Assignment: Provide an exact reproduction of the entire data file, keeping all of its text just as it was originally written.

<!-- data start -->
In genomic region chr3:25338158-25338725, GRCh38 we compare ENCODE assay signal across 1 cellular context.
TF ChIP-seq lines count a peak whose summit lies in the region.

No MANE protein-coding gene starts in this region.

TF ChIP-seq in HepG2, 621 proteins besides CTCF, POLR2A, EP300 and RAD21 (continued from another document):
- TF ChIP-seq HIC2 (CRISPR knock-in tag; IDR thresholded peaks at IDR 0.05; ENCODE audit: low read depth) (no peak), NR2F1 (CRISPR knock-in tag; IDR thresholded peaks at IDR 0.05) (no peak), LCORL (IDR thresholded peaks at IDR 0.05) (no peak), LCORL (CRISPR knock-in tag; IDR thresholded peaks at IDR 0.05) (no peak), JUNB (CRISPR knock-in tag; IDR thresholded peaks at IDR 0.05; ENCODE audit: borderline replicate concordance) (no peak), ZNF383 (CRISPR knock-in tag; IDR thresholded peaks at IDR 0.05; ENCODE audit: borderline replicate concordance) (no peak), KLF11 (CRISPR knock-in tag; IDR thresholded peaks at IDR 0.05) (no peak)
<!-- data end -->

In genomic region chr3:25338158-25338725, GRCh38 we compare ENCODE assay signal across 1 cellular context.
TF ChIP-seq lines count a peak whose summit lies in the region.

No MANE protein-coding gene starts in this region.

TF ChIP-seq in HepG2, 621 proteins besides CTCF, POLR2A, EP300 and RAD21 (continued from another document):
- TF ChIP-seq HIC2 (CRISPR knock-in tag; IDR thresholded peaks at IDR 0.05; ENCODE audit: low read depth) (no peak), NR2F1 (CRISPR knock-in tag; IDR thresholded peaks at IDR 0.05) (no peak), LCORL (IDR thresholded peaks at IDR 0.05) (no peak), LCORL (CRISPR knock-in tag; IDR thresholded peaks at IDR 0.05) (no peak), JUNB (CRISPR knock-in tag; IDR thresholded peaks at IDR 0.05; ENCODE audit: borderline replicate concordance) (no peak), ZNF383 (CRISPR knock-in tag; IDR thresholded peaks at IDR 0.05; ENCODE audit: borderline replicate concordance) (no peak), KLF11 (CRISPR knock-in tag; IDR thresholded peaks at IDR 0.05) (no peak)